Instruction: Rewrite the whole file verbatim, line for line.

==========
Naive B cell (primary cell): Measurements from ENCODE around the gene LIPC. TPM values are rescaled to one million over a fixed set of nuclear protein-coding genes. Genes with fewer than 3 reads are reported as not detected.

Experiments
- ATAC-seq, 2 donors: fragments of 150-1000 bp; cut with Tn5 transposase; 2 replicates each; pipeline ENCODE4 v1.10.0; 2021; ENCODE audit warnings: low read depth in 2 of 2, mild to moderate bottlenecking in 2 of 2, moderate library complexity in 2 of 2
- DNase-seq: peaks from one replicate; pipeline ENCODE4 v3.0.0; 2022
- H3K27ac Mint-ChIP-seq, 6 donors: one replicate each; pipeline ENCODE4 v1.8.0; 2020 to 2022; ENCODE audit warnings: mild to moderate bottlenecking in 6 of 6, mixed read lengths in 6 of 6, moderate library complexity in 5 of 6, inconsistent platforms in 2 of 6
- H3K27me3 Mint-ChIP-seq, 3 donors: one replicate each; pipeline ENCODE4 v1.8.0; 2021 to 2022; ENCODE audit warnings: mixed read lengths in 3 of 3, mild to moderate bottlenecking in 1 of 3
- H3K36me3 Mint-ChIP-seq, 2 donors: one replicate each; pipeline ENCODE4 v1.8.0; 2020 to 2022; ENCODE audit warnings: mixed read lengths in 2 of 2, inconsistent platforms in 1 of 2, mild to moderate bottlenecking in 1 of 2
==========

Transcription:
Naive B cell (primary cell): Measurements from ENCODE around the gene LIPC. TPM values are rescaled to one million over a fixed set of nuclear protein-coding genes. Genes with fewer than 3 reads are reported as not detected.

Experiments
- ATAC-seq, 2 donors: fragments of 150-1000 bp; cut with Tn5 transposase; 2 replicates each; pipeline ENCODE4 v1.10.0; 2021; ENCODE audit warnings: low read depth in 2 of 2, mild to moderate bottlenecking in 2 of 2, moderate library complexity in 2 of 2
- DNase-seq: peaks from one replicate; pipeline ENCODE4 v3.0.0; 2022
- H3K27ac Mint-ChIP-seq, 6 donors: one replicate each; pipeline ENCODE4 v1.8.0; 2020 to 2022; ENCODE audit warnings: mild to moderate bottlenecking in 6 of 6, mixed read lengths in 6 of 6, moderate library complexity in 5 of 6, inconsistent platforms in 2 of 6
- H3K27me3 Mint-ChIP-seq, 3 donors: one replicate each; pipeline ENCODE4 v1.8.0; 2021 to 2022; ENCODE audit warnings: mixed read lengths in 3 of 3, mild to moderate bottlenecking in 1 of 3
- H3K36me3 Mint-ChIP-seq, 2 donors: one replicate each; pipeline ENCODE4 v1.8.0; 2020 to 2022; ENCODE audit warnings: mixed read lengths in 2 of 2, inconsistent platforms in 1 of 2, mild to moderate bottlenecking in 1 of 2